Experiment #5: Inter-Microcontroller I²C Communication


Following the disappointing results achieved in Experiment #4 which invesitaged using serial communication between microcontrollers it was decided to look for alternatives. One such was to use an I²C bus, and this is what is being investigated here.

As in Experiment #4 an Arduino Uno was used to receive the data and both an Arduino Nano and a ATtiny85 were used to as transmitters.

On the diorama the transmitting microcontroller will be the infra-red subsystem. It will need to initiate data transfer when a command is to be sent, so it was decided to make the transmitting microcontroller the I²C master and the receiver the I²C slave.

Each transmitter runs a loop that sends 6 bytes of data, including an incrementing counter, to the receiver. The receiver then copies this data to its serial port for viewing in a serial terminal.


Each circuit is very similar and varies only in the pins used to manage the I²C bus. The Arduino Nano and Uno have I²C support built in and have dedicated pins to support it. While some versions of the microcontrolers have dedicated pins, some (like mine) use two of the analogue pins. A4 is used for the I²C SDA connection and A5 is used for SCL. The ATtiny does not support I²C natively, so a software implemtation was required. This implementation uses PB0 for SDA and PB2 for SCL.

Connections are:

Transmitter Attached to Notes
ATtiny85 Pin Nano Pin
PB0 A4 Uno pin A4 I²C SDA connection
PB2 A5 Uno pin A5 I²C SCL connection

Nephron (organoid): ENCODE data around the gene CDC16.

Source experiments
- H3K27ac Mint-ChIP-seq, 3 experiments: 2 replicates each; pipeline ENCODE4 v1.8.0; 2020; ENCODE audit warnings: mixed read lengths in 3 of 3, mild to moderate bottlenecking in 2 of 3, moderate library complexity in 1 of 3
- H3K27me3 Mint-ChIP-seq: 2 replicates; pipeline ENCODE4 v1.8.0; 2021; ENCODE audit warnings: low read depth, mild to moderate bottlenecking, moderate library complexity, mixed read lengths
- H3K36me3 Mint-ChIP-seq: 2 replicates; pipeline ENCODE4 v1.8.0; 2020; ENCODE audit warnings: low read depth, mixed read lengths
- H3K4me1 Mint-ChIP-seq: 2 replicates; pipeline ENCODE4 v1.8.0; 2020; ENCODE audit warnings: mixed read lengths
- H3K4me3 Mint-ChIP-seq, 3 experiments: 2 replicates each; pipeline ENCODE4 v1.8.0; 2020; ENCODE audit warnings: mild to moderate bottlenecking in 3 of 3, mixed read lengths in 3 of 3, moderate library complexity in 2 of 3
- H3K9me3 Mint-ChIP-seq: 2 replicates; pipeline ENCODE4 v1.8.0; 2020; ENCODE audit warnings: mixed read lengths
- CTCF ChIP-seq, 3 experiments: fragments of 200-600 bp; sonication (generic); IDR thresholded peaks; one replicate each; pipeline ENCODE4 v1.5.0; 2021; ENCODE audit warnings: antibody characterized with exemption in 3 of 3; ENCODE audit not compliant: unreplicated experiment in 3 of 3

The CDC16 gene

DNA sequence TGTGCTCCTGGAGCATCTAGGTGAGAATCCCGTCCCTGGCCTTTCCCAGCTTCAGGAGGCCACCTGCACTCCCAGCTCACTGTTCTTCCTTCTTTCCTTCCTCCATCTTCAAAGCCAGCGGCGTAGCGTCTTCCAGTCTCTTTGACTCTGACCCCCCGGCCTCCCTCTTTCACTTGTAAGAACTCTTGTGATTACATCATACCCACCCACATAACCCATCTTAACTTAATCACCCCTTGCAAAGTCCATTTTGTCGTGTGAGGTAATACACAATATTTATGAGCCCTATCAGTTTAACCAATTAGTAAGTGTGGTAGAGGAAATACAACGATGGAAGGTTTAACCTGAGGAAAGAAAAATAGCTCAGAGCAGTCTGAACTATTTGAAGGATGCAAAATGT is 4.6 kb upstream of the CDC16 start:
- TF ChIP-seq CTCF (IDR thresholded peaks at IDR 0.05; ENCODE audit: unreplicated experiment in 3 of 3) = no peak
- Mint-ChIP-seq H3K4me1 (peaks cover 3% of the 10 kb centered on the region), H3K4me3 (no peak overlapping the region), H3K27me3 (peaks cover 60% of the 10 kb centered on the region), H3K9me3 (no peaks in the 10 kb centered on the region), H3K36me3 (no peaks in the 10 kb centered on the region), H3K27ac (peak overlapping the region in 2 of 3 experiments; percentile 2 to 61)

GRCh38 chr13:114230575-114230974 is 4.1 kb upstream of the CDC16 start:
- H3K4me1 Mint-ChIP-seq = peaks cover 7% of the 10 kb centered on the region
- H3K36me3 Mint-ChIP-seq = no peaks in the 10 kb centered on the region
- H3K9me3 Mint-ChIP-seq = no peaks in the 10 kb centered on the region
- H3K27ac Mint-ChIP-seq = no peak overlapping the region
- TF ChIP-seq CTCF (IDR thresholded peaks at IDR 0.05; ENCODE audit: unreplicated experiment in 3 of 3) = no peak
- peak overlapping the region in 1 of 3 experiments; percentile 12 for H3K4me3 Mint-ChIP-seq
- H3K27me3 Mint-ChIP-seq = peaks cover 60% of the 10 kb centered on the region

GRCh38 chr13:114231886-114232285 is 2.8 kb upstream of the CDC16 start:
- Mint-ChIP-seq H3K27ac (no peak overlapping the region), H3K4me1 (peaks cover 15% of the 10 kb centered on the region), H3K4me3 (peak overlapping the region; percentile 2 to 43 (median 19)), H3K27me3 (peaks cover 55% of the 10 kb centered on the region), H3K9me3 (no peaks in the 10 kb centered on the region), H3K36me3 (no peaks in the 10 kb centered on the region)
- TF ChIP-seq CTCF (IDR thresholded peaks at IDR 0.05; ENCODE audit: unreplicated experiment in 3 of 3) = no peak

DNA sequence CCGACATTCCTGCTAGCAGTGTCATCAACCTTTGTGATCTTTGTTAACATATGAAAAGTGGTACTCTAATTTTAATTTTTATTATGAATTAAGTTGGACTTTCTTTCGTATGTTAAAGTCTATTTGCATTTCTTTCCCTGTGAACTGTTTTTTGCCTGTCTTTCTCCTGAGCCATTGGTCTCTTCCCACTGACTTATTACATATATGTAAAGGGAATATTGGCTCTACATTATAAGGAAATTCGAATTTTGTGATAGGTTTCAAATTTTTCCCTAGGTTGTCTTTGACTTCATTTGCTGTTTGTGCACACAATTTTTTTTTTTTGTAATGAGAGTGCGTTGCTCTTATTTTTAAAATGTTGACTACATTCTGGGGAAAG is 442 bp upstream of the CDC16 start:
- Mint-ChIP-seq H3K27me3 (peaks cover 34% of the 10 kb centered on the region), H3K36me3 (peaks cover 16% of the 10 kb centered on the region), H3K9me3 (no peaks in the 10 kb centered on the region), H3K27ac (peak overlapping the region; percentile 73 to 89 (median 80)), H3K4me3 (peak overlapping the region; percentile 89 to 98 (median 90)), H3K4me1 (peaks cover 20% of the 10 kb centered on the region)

GND GND Uno GND Common ground connection

The Nano and Uno were each powered via their USB connectors, which the Uno also used for serial output. The ATtiny was powered by an external 5V power supply. Two 4.7kΩ pull-up resistors were used to connect the SDA and SCL lines to 5V.

The following image shows the breadboard connections for the Attiny85 circuit.

I²C connections between Arduino Uno and ATtiny85 on breadboard

The version of the circuit using the Arduino Nano in place of the ATtiny85 has not been illustrated since it is so similar to the above.


All the code used in this experiment is available from the cahamo/diorama project on GitHub, in the research/i2c-tests directory. The code was developed in C++ using PlatformIO. There are three separate programs, each in its own sub-directory. The programs are as follows.

I²C Slave

The I²C slave code that runs on the Arduino Uno can be found in i2c-slave-read-uno.cpp

The code is based closely on that by Nicholas Zambetti. It uses the Arduino Wire library to implement the I²C slave code. An event is registered that is triggered evre time the slave receives data. That data is then written to the hardware serial port for display on a seril terminal. The I²C slave is registered with address 0x04.

I²C Master

The Arduino Nano and the ATtiny that were tested as I²C masters each have their own code. They use different libraries to implement I²C, but they transmit the same data. The data is transmitted in a loop. A counter is incremented each time round the loop and the text “x is ” followed by the counter value is transmitted over I²C. The loop repeats after a specified delay.

The code is:


The tests with both the Arduino Nano and the ATtiny85 concluded successfully, with no dropped dropped or corrupted bytes being detected over several iterations.


The use of I²C communication to send data from the IR control subsystem to the central control microcontroller looks promising. The only downside may be that in this arrangement the central microcontroller is acting as an I²C slave device, which means it can't initiate communication. This may become a problem if any I²C peripherals are attached to the central microcontroller. However, no such devices are planned at the moment.

It is recommended that I²C is adopted as the means of communicating infra-red control data to the central microprocessor.

Back to Central Control page | Main project page